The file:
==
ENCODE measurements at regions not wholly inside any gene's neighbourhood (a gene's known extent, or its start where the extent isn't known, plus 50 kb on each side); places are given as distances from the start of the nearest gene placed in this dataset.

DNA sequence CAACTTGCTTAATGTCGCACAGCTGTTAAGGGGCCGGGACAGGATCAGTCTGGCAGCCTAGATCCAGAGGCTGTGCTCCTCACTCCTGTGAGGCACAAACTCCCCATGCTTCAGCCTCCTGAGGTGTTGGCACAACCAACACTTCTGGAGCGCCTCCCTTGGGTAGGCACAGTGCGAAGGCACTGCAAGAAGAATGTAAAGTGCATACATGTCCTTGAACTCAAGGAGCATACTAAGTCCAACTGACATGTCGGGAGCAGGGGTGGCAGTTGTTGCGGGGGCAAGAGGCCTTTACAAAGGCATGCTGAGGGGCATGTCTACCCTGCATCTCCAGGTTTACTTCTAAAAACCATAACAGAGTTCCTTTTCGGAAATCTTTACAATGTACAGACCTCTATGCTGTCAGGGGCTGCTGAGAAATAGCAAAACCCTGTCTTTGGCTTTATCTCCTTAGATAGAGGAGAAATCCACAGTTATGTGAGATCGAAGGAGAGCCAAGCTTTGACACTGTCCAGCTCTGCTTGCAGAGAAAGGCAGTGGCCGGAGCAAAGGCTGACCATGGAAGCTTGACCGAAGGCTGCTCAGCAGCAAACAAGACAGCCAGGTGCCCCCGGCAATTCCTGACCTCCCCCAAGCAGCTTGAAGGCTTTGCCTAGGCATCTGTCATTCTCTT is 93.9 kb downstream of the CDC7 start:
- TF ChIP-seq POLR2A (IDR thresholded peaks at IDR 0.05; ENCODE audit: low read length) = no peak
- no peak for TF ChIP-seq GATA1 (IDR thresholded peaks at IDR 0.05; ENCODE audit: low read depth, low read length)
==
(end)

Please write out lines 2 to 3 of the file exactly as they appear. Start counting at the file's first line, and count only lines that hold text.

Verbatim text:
DNA sequence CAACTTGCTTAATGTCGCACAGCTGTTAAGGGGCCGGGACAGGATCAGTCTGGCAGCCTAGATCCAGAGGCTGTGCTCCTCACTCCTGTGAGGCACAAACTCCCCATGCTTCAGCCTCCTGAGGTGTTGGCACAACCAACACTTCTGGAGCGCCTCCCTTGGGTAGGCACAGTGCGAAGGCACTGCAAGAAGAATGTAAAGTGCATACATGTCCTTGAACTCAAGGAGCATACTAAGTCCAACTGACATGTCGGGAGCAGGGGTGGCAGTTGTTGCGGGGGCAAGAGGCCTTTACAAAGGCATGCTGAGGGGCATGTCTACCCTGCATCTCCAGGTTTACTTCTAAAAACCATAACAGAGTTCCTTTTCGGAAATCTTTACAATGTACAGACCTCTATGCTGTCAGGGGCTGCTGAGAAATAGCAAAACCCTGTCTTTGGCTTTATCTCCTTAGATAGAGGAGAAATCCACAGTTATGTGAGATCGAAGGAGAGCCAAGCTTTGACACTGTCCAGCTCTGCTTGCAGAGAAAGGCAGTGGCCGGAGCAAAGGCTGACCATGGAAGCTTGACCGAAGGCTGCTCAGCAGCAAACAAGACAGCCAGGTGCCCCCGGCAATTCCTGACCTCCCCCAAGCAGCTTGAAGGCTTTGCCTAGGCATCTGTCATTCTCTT is 93.9 kb downstream of the CDC7 start:
- TF ChIP-seq POLR2A (IDR thresholded peaks at IDR 0.05; ENCODE audit: low read length) = no peak